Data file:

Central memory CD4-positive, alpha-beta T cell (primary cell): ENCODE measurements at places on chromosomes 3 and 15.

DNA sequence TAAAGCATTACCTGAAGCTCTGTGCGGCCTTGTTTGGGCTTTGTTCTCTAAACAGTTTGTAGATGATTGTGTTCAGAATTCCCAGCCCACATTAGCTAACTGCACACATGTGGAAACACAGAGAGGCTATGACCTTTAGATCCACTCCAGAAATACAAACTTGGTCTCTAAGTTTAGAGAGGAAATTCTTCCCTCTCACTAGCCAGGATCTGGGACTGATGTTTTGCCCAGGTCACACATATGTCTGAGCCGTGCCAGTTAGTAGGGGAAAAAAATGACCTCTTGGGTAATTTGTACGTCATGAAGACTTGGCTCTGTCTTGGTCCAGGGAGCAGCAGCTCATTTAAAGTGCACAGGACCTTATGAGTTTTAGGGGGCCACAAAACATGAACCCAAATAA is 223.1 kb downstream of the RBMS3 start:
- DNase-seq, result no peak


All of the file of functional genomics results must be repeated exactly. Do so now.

Central memory CD4-positive, alpha-beta T cell (primary cell): ENCODE measurements at places on chromosomes 3 and 15.

DNA sequence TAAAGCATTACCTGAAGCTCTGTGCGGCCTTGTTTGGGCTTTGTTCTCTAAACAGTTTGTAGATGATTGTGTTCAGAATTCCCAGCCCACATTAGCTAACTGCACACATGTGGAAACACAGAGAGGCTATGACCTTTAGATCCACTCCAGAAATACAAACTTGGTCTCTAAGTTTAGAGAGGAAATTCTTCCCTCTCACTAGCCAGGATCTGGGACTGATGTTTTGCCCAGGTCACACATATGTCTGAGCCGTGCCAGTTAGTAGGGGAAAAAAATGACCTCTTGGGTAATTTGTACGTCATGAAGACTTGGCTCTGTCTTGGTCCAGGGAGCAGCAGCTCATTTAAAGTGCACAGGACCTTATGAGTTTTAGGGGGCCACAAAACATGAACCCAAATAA is 223.1 kb downstream of the RBMS3 start:
- DNase-seq, result no peak